Any mystery of why the Kordas picked a particular twelve-year-old Indian boy to star in their 1937 Rudyard Kipling adaptation Elephant Boy (82 minutes) is cleared up the moment Sabu steps onto screen. The film begins--and indeed, opens the latest Eclipse boxed set from Criterion, modestly titled Sabu!--with the wide-eyed child addressing the audience directly, explaining to one and all the nature of the story they are about to see. He is in character as Toomai, a would-be elephant hunter with a history remarkably similar to Sabu's own, but for as scripted as the words he says may be, they sound like the gospel truth coming out of the boy's mouth.
Indeed, the youngster's personal history is remarkably similar to how Toomai's is depicted in John Collier's screenplay. The son of an elephant driver is orphaned on a hunt, later to be taken under the wing of a rich British colonialist. Though Sabu's personal trajectory would see him starring in several films for Alexander Korda, Toomai's was different. He dreamed of being a hunter, and his particular affinity for elephants leads to him proving himself where otherwise the small fry had been doubted. Toomai and his pet bull, along with his old man (W.E. Holloway), join the hunting party of a wealthy white hunter named Petersen (Walter Hudd, Major Barbara [review], The Importance of Being Earnest). The expedition embarks on a particular dismal season when elephants are scarce and tigers are plenty. Though the rest of the party doubt Toomai's ability, he is the only one who can control his pet, and together they find where its distant relatives have disappeared to, thus saving the day.
Elephant Boy is entertaining, if slight. It gears toward the young, as do most of Sabu's early features. Most boys dream at some point of wilderness life and communing with animals, and so the eager wish fulfillment has a resonance even if the times have changed drastically. Zoltan Korda co-directed the picture with Robert Flaherty, whom film buffs will recognize as the director of Nanook of the North, which is generally considered to be the template for documentary filmmaking. Unsurprisingly, the startling footage of Indian life and particularly the remarkable scenes with the wildlife is mostly Flaherty's doing, giving Elephant Boy a pleasing authenticity that would not have been possible back at Denham Studios. Directing children and animals is supposed to be the hardest thing a director can undertake; in Elephant Boy, both look easy.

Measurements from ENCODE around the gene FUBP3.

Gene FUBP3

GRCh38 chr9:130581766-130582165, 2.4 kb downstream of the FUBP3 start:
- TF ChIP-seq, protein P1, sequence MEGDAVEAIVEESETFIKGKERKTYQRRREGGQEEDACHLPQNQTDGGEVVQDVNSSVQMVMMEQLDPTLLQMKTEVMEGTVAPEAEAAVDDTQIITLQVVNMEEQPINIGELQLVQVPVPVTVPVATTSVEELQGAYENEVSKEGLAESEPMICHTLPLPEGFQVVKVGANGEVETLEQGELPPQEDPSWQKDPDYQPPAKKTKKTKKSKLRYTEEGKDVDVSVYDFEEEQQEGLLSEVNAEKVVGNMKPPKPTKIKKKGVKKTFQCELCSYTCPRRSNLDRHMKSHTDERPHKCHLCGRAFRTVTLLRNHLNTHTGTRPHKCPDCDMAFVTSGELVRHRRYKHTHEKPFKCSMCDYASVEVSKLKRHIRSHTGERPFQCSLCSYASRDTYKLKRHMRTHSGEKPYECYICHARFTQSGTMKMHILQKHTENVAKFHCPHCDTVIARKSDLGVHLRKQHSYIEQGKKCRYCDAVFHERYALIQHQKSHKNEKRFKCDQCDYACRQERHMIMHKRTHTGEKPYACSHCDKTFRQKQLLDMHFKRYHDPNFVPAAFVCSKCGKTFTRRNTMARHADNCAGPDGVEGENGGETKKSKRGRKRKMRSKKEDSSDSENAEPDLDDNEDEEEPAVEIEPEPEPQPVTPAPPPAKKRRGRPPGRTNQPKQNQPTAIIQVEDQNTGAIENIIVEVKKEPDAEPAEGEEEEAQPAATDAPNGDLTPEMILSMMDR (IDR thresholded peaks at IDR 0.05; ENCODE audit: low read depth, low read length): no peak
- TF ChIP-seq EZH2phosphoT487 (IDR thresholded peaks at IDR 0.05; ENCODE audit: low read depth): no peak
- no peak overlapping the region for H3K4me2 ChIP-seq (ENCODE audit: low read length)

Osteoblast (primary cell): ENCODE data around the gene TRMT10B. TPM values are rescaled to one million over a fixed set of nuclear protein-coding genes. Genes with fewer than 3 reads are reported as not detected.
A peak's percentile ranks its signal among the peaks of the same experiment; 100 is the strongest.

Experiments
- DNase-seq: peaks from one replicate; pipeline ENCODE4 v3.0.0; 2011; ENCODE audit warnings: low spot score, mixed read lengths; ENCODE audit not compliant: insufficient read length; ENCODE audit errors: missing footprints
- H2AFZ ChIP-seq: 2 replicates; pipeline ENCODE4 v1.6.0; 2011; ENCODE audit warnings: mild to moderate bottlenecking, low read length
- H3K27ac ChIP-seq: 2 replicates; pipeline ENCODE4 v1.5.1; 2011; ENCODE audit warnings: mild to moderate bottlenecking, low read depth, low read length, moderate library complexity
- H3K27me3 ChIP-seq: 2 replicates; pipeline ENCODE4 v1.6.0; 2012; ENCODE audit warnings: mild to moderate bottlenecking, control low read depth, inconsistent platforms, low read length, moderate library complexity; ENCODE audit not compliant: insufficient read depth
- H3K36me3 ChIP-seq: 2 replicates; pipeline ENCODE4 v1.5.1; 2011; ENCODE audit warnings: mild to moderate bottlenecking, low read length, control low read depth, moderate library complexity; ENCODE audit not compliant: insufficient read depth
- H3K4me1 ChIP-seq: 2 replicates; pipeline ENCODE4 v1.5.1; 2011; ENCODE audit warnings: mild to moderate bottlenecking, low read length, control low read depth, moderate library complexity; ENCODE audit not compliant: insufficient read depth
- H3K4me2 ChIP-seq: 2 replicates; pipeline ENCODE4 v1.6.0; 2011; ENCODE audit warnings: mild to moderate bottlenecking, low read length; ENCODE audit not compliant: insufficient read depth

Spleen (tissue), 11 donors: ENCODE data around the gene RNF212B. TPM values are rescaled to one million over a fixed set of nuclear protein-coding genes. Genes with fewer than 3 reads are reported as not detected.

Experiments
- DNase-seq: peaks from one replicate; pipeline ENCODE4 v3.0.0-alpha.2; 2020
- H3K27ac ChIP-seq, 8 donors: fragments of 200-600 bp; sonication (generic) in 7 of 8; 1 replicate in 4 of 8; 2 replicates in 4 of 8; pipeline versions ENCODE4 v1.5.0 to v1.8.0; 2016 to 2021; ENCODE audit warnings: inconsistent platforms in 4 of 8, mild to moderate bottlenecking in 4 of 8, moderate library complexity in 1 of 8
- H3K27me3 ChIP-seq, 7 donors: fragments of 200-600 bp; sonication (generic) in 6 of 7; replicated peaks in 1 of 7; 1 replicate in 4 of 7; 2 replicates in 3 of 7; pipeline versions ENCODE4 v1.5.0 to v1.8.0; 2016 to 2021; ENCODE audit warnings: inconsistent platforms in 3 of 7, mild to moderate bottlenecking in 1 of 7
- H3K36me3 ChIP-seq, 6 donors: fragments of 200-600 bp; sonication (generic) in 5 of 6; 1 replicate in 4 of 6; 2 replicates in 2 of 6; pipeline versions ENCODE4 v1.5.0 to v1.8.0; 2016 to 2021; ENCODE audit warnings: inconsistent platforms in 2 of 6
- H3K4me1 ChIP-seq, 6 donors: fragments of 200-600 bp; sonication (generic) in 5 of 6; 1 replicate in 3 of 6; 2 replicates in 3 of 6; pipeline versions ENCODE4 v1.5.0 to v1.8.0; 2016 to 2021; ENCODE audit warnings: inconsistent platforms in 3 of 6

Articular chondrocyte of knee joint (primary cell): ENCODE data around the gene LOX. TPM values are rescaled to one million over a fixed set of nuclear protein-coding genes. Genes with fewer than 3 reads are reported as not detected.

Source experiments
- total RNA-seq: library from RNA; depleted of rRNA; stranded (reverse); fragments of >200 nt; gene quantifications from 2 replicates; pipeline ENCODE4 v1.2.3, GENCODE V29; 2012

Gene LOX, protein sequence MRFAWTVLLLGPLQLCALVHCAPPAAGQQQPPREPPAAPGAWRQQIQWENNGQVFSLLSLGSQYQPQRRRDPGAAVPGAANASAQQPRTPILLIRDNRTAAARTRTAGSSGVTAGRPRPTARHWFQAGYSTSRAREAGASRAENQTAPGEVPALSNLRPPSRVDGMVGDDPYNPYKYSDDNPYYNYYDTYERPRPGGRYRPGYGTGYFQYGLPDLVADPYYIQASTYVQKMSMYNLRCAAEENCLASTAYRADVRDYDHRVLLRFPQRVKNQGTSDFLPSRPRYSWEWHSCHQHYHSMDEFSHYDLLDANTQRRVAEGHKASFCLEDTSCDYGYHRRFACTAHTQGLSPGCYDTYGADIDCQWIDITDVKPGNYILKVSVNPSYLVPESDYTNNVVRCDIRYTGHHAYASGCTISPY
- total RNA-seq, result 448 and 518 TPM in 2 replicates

This left Zoltan Korda (The Four Feathers [review]) to direct the narrative scenes, bringing a traditional British storytelling veneer to the simplistic plotlines. For the most part, the joint effort is seamless, with only a few instances of a jarring disparity between the two styles (editor Charles Crichton should probably get a special mention here; he began his career as an editor in the 1930s and ended it as a director, helming his last feature, A Fish Called Wanda, in 1988). Naturally, deeper issues of colonialism are left for others to contend with. Instead, Elephant Boy's main themes are moral determination and a dedication to duty. Hunting is presented as a noble profession (the elephant hunt is more like a cattle drive, there is no violent slaughter), and Toomai's dreams eventually come to. Presumably so did Sabu's, though he may not have been aware these particular adventures were his dreams until the picture business came calling.
Elephant Boy was followed in pretty rapid succession by several more Sabu vehicles with the Kordas, including the magical 1940 classic The Thief of Bagdad [review]. This Michael Powell feature fell between the next two movies in Sabu! - Eclipse Series 30, 1938's Drums and Sabu's other Kipling adaptation and probably his best-known film, The Jungle Book, released in 1942. You can read about those two color adventures here.
This disc was provided by the Criterion Collection for purposes of review.